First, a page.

Early One Morning. It sounds like the opening of a folk song and, as is often the case in folk songs, there is a truth to be told; storytelling passed from generation to generation which celebrates love and makes sense of what is often a cruel world. And Les Smith’s true story of a Boltonian soldier shot for desertion has all the makings of a haunting, horrid folk song.

First performed at the Octagon back in 1998 when it was commissioned by the theatre to coincide with the 80th anniversary of the armistice in 1918, this true story has been revived for this 100 year commemoration and follows quickly after RC Sheriff’s Journey’s End. But where Journey’s End discussed the now recognisable Post Traumatic Stress Disorder, Early One Morning brings to light the futility of order and commands within a senseless war.

Early One Morning, Octagon Theatre Bolton

Told through the eyes of a narrator (Colin Connor), the play is told in fragments, flashbacks and the terrible, inevitable conclusion. The play follows Private James Smith during his mental and physical demise, on his recuperation back in Bolton and during those last few days when decisions and discussion were had about the private’s fate. It’s tragic and moving in its entirety and, performed to a predominantly local audience, its power and pertinence is palpable.

Smith joined local regiment the Lancashire Fusiliers aged just 19 and was posted out to India. He was there when the First World War broke out. His regiment was sent to Gallipoli, then the Private was transferred to the Somme where he received his second of two Good Conduct Medals and was promoted to Lance Corporal. But a severe injury to the shoulder took him back home to recuperate and, from here, Smith’s attitude and aptitude for the war diminished.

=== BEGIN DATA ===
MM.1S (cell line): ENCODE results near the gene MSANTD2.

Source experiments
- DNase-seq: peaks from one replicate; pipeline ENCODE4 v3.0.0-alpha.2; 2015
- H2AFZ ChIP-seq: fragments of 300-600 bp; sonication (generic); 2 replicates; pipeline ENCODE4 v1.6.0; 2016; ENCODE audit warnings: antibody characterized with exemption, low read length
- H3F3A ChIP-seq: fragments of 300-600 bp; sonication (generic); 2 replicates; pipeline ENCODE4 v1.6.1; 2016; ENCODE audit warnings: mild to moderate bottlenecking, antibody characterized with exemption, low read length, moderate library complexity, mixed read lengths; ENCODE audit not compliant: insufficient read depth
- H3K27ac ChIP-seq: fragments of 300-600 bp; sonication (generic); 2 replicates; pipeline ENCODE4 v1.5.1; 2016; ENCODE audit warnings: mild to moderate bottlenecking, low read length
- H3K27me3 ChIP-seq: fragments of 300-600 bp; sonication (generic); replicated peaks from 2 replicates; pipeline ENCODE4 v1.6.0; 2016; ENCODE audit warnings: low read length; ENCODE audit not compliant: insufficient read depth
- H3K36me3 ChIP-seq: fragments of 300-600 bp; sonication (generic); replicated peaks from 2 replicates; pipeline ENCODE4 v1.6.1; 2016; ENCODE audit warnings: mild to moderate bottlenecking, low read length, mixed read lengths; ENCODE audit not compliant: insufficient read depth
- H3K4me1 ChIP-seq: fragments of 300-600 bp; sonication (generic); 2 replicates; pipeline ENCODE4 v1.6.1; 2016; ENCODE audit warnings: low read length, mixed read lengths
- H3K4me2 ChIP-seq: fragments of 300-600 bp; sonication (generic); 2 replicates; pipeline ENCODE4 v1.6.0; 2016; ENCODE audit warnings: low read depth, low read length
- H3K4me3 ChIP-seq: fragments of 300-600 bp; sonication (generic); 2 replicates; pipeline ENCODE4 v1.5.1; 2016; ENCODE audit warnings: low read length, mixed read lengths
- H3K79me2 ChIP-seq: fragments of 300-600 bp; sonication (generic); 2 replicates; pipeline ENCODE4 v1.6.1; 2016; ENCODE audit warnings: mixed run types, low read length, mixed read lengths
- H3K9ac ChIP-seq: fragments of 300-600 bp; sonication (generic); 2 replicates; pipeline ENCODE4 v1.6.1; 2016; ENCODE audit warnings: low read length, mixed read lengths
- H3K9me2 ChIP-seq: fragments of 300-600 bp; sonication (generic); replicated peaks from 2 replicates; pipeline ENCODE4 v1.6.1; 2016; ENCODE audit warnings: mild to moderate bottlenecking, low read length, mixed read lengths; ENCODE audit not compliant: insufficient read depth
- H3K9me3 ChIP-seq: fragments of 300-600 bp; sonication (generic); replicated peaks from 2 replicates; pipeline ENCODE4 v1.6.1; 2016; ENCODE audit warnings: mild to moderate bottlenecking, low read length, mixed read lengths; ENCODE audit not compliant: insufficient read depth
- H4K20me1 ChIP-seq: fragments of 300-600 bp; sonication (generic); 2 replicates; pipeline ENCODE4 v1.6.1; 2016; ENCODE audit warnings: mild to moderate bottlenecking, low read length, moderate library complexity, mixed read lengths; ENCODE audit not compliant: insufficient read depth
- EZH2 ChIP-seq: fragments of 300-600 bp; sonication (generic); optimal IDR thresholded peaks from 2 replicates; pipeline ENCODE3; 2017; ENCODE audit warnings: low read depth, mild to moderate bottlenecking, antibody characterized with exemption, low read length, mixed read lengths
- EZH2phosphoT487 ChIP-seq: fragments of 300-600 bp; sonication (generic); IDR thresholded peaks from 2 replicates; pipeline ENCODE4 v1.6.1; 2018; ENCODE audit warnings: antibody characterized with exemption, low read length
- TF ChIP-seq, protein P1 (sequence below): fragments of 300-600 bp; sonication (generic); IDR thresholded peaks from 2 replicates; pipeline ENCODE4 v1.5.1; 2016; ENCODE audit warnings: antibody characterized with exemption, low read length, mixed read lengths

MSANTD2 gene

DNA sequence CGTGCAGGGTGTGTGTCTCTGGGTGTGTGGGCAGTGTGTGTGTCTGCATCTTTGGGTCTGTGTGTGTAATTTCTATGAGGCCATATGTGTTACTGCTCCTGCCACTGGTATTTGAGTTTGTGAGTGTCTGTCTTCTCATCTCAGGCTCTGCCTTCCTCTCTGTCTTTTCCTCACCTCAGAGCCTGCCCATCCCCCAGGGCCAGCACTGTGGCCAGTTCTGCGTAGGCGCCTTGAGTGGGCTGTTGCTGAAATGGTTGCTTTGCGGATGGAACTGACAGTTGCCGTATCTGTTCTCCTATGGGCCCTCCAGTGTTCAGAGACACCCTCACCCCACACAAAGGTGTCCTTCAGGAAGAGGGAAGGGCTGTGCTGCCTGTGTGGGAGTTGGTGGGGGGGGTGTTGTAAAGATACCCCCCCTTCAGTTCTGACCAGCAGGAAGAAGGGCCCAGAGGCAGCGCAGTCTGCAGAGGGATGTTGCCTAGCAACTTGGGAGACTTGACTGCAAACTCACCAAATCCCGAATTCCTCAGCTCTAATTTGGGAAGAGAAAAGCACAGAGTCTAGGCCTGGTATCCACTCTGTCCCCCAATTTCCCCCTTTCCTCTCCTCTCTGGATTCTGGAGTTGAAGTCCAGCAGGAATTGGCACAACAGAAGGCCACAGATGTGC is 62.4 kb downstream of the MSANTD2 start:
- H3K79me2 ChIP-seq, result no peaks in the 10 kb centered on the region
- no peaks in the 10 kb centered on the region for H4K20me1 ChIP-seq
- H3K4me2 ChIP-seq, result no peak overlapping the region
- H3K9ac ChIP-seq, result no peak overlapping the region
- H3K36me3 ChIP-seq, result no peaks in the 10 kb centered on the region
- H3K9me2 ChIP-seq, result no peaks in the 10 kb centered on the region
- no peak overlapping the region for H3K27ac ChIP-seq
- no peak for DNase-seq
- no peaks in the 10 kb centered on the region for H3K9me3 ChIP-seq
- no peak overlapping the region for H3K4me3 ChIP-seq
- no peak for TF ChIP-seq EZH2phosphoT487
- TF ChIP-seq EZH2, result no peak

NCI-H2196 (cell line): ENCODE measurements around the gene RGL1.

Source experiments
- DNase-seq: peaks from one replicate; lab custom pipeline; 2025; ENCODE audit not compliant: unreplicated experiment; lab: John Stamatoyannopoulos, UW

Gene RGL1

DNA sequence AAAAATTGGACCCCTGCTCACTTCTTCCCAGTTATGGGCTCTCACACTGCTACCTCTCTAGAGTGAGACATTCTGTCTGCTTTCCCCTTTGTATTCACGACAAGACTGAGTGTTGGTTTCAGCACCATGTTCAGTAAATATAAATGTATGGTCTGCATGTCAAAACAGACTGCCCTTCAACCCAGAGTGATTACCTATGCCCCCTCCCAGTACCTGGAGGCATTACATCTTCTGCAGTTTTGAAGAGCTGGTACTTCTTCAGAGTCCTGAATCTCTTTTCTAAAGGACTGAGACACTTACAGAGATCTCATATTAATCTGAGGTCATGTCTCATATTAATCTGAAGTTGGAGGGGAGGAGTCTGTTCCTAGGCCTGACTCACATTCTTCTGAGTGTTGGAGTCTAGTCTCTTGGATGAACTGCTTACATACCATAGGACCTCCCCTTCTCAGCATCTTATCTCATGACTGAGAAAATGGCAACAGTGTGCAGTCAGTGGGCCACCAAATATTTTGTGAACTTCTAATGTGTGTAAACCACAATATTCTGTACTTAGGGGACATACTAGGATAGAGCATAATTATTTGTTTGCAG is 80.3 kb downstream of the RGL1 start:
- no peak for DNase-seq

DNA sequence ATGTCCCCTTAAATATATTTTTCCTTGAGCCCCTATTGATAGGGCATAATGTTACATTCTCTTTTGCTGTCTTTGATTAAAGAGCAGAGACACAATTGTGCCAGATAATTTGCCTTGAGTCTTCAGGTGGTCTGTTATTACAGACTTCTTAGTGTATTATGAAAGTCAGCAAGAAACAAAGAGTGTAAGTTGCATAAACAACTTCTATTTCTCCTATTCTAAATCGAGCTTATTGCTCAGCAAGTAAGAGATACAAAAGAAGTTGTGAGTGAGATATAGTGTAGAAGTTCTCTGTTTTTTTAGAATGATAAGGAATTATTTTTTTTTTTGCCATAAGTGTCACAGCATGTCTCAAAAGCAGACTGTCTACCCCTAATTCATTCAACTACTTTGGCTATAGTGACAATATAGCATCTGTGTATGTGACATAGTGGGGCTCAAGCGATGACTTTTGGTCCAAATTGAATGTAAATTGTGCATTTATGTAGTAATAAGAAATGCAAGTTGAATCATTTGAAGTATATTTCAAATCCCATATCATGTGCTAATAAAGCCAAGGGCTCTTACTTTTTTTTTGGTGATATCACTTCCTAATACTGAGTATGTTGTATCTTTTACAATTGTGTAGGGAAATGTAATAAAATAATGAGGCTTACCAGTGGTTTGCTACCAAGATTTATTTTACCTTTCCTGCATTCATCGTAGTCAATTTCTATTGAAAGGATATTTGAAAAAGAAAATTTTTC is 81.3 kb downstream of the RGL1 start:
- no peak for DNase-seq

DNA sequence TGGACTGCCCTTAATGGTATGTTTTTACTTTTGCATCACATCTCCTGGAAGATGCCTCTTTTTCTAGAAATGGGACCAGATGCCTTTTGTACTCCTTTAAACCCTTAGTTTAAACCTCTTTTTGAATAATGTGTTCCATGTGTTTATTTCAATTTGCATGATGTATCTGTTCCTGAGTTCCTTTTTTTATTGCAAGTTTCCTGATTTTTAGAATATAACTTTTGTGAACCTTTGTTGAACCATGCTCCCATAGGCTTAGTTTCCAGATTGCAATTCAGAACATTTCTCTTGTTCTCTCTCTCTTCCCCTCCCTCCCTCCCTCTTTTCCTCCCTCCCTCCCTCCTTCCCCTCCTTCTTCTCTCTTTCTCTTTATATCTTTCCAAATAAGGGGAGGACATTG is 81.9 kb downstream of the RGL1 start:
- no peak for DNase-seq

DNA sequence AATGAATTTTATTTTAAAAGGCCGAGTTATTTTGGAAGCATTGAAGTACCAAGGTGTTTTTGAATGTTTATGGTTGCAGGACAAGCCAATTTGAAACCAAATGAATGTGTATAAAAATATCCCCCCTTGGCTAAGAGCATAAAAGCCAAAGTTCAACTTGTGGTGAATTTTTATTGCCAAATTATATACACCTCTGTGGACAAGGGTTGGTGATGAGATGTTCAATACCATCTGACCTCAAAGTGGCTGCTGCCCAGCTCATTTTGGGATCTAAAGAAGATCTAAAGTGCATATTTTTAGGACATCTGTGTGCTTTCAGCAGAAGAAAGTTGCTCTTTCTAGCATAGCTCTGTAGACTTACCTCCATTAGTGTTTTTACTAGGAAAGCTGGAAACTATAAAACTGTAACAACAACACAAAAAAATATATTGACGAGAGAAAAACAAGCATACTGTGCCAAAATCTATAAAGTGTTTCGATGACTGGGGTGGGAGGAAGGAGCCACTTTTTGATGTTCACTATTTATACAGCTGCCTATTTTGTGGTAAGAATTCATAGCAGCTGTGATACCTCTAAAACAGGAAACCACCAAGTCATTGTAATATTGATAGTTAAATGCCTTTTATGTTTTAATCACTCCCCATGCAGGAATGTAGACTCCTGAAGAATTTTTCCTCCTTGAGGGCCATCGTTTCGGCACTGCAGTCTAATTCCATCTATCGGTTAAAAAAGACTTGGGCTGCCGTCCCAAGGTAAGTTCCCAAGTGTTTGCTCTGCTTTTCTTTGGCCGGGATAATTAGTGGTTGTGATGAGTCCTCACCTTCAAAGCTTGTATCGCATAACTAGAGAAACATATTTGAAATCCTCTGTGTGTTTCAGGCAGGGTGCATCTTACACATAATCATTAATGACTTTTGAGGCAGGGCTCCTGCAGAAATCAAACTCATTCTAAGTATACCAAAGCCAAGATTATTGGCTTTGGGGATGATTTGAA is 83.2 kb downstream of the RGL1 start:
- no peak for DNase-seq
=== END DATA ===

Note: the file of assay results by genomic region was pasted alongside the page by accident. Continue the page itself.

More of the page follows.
He handed back his Corporal’s stripe and left his post without orders. He was court-martialed and sentenced to 90 days’ field punishment. Then he was transferred to the Battle of Passchendaele where he went absent not once, but twice and it was these unreliabilities that saw him sentenced to death. He was shot in the head on September 5, 1917 by a fellow soldier (who, incidentally, never recovered from the experience).

It took nine decades for the British State to issue partial pardons for Smith and the other 306 men who were executed during the First World War.

Most of the cast were seen in Journey’s End with the addition of Jessica Baglow who plays Smith’s Sweetheart, Lizzie Cartwright. It’s a fine ensemble with most of them taking multiple roles. But there is a muddled, not entirely successful disjointedness to the piece with flashbacks jarring with the drama of Smith’s last few days.

There’s some glorious use of song wafting through the production and bomb-blasts shaking the core of the characters’ turmoil, but high stakes from the very beginning leaves the play with nowhere to go. We know Smith’s fate from the opening and this means we’re all sort of wondering when Smith is finally going to be told.

The Octagon is doing tremendous work and is surely one of the country’s best and most-loved regional theatres. This stark production is testament to artistic director David Thacker’s vision that audiences should and can be challenged.

By Lucia Cox, Theatre Editor

Photos: Ian Tilton

golden-star golden-star golden-star


What: Early One Morning

Where: Bolton Octagon

When: until November 1, 2014

More info: https://octagonbolton.co.uk/early-one-morning